Kendo club hosts Invitational
Derek Barr wants to make the Stratford Kendo Invitational an annual event.
Saturday’s first attempt went better than expected, considering there was an ice storm that prevented some of the 45 registered competitors from making the trip to St. Michael Catholic Secondary School.
Those who did compete came from clubs in London, Toronto and Detroit, as well as five from the Stratford club.
“We’re very fortunate, and kendo in general is a very helpful group,” Barr said. “We’re all part of one association and we all bend over backwards to help each other as much as possible. We’re even luckier in the fact we have two older clubs in Western University Kendo Club and Forest City Kendo Club who help us out as well because that’s where I used to train before I started the Stratford club.
“Next year hopefully we can run a bigger tournament and have more competitors and a larger base of competitors. That’s the idea.”
Stratford’s club has 15 members, which hasn’t changed since a training tournament was held in the city in January 2017. Barr said beginner sessions will be offered next month to attract new members.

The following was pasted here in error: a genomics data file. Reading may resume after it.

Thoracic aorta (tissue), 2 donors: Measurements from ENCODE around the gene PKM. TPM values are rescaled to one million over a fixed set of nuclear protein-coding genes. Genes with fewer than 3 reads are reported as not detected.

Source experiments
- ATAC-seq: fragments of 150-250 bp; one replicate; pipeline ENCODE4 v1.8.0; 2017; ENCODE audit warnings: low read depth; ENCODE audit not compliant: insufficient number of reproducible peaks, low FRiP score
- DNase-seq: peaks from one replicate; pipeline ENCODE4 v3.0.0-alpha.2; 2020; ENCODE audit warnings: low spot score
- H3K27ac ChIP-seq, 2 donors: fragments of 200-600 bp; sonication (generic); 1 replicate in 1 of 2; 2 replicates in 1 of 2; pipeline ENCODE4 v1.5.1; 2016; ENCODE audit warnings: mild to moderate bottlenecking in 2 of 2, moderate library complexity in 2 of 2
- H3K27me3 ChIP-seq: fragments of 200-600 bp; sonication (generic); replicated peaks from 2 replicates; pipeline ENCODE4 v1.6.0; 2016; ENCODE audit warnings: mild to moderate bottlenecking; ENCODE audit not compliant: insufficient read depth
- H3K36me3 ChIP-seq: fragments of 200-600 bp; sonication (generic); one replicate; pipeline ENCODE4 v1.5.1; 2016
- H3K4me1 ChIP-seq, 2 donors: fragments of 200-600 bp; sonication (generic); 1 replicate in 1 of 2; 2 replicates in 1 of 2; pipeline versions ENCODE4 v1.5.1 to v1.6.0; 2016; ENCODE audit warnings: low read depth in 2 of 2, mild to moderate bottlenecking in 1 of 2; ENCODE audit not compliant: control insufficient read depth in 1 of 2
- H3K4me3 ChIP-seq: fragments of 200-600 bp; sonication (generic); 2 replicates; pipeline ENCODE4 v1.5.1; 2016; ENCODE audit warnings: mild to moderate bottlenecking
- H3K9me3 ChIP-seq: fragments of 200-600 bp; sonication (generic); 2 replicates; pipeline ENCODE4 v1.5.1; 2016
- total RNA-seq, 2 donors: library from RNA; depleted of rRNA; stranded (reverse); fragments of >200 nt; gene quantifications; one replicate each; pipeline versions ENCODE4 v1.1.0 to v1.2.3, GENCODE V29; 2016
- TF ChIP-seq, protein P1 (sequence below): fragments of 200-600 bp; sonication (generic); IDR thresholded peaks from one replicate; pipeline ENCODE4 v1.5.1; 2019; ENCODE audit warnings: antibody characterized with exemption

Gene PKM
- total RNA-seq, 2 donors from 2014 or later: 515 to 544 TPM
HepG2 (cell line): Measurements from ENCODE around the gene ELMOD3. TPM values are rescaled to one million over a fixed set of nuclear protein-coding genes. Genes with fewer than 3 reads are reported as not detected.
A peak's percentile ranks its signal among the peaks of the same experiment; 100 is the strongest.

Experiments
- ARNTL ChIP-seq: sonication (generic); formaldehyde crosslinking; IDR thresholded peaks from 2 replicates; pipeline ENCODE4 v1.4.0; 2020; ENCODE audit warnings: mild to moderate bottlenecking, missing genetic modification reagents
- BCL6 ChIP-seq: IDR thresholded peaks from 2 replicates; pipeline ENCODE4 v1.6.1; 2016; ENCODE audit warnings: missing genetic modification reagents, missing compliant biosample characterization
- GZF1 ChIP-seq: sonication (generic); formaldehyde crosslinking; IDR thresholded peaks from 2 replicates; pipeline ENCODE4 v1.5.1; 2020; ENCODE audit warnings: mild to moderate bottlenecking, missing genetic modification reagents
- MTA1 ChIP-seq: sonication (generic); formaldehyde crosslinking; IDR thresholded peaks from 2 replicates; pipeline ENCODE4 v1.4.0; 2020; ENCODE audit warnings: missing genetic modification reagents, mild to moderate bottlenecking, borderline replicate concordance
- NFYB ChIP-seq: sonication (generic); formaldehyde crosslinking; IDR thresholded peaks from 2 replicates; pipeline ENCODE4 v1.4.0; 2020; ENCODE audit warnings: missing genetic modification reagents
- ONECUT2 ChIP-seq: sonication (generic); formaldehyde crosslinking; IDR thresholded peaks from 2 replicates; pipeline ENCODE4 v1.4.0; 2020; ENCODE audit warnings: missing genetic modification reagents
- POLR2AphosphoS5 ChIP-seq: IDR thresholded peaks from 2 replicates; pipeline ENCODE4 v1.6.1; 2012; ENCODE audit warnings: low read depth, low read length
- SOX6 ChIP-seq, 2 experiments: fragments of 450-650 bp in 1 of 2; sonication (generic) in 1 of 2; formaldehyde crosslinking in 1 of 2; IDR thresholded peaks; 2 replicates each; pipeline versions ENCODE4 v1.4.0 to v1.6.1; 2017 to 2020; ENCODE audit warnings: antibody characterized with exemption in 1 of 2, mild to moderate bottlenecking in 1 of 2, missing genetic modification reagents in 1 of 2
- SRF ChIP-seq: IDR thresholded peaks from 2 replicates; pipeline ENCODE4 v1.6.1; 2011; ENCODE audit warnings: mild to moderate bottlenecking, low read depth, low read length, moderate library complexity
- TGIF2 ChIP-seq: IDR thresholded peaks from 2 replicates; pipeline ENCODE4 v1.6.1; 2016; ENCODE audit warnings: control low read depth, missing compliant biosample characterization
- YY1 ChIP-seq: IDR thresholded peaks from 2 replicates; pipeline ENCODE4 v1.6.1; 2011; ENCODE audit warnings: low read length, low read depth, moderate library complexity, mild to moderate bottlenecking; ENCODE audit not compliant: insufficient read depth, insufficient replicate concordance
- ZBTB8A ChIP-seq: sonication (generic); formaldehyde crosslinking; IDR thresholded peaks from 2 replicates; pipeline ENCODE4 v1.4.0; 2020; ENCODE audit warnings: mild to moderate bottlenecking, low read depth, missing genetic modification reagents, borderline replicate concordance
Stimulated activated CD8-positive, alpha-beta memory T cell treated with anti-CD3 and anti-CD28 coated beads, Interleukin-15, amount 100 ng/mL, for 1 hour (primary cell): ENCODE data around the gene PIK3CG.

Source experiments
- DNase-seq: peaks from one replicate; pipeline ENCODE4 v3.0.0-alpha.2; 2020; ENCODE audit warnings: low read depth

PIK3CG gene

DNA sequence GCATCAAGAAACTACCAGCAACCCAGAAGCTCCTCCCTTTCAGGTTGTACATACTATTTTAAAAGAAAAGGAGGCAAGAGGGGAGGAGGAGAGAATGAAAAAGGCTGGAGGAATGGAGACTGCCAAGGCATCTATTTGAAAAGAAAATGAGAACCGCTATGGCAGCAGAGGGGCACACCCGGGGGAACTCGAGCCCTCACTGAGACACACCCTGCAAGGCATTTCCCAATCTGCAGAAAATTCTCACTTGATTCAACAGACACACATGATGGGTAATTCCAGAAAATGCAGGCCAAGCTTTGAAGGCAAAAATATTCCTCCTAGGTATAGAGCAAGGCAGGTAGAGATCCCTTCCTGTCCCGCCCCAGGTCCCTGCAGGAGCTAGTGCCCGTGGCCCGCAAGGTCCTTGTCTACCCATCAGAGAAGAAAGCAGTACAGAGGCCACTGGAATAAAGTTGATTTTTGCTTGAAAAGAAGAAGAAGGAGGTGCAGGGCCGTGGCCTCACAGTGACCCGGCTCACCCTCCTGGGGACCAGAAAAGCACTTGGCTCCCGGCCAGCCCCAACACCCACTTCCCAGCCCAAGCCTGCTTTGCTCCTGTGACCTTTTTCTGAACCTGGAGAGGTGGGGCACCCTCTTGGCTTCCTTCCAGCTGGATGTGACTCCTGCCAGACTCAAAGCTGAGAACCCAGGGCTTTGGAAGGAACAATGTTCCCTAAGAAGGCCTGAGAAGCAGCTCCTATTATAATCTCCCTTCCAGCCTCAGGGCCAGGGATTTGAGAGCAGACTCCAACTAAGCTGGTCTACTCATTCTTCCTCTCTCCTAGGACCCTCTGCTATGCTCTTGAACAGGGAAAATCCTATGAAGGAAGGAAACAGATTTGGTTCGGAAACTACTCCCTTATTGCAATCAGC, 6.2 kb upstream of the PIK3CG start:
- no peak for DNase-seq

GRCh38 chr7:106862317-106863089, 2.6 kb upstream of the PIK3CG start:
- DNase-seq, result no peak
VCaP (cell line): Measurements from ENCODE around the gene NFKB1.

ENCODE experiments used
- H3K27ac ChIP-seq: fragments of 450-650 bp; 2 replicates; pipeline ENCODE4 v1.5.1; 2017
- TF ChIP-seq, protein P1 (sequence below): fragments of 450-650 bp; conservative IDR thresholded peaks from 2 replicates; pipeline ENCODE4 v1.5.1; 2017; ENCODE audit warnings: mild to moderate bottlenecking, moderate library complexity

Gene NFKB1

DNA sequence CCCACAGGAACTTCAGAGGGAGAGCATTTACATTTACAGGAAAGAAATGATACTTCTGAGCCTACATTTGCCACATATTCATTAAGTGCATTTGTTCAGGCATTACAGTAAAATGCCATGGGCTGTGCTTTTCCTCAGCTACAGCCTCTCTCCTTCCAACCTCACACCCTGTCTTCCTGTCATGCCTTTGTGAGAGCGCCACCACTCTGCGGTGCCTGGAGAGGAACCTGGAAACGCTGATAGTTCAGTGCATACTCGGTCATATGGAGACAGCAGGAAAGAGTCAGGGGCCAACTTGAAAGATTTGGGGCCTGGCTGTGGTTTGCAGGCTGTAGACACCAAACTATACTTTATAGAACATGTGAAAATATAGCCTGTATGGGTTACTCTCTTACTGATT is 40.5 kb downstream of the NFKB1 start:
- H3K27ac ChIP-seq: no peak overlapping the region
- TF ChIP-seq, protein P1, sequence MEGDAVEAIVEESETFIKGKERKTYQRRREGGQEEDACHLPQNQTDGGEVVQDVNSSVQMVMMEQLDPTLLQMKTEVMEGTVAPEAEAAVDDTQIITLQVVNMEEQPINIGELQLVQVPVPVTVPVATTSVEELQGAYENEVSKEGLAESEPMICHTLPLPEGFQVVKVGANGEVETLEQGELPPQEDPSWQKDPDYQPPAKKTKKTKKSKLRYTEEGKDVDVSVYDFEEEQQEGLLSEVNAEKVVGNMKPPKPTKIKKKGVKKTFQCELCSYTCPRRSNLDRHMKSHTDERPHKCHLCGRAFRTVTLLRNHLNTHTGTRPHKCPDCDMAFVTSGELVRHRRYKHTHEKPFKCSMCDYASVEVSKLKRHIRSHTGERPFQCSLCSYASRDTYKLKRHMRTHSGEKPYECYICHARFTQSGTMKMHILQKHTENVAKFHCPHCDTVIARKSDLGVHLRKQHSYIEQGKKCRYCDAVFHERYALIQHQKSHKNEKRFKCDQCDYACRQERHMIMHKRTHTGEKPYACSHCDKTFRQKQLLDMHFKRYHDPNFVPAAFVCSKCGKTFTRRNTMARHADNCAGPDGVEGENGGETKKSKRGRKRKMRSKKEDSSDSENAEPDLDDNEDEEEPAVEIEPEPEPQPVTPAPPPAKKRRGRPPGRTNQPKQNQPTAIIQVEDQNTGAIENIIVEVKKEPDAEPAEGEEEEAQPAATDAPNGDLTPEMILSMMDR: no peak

“It almost feels like a second family, the camaraderie, because in a sense it is a much more unusual martial art than something people recognize like judo or karate,” Stratford member Georges Kovari said. “You do tend to have a little more off-the-wall personalities who are drawn to this.”
Kovari, 37, grew up in Burlington and has bounced around clubs since taking up the sport 10 years ago.
“When you do play in only one club you tend to recognize everybody else’s style within your club and you know how to counter them,” he said. “By going to tournaments ... the more advantages you have because now you’re seeing various kendo (styles), and each sensei has their preferences as to what they like to teach and their favourite techniques they pass on.”
Several national team members were also on hand to ensure the event ran smoothly. They also practised with the competitors.
“It’s very important to have competition in kendo so the players have something to strive towards and work towards,” Team Canada women’s assistant captain ManSan Ma said. “Not only that, but an event like this helps the community (learn) how to run a tournament, how to run courts, and when you do shiai (fight) you recognize what your weaknesses are and what your strengths are, and it helps clubs come together as a team for team matches, so it supports each other in that way.”
For more information, visit Stratford Kendo Club on Facebook or email firstname.lastname@example.org.
Stratford Kendo Club athlete Samuel Appavoo, right, competes during the first Stratford Kendo Invitational Saturday at St. Mike's.
Five members of the Stratford Kendo Club competed in the first Stratford Kendo Invitational Saturday at St. Mike’s. From left: Samuel Appavoo, Damon Kropf-Untucht, Georges Kovari, Zac Carter and Jack Dingwall.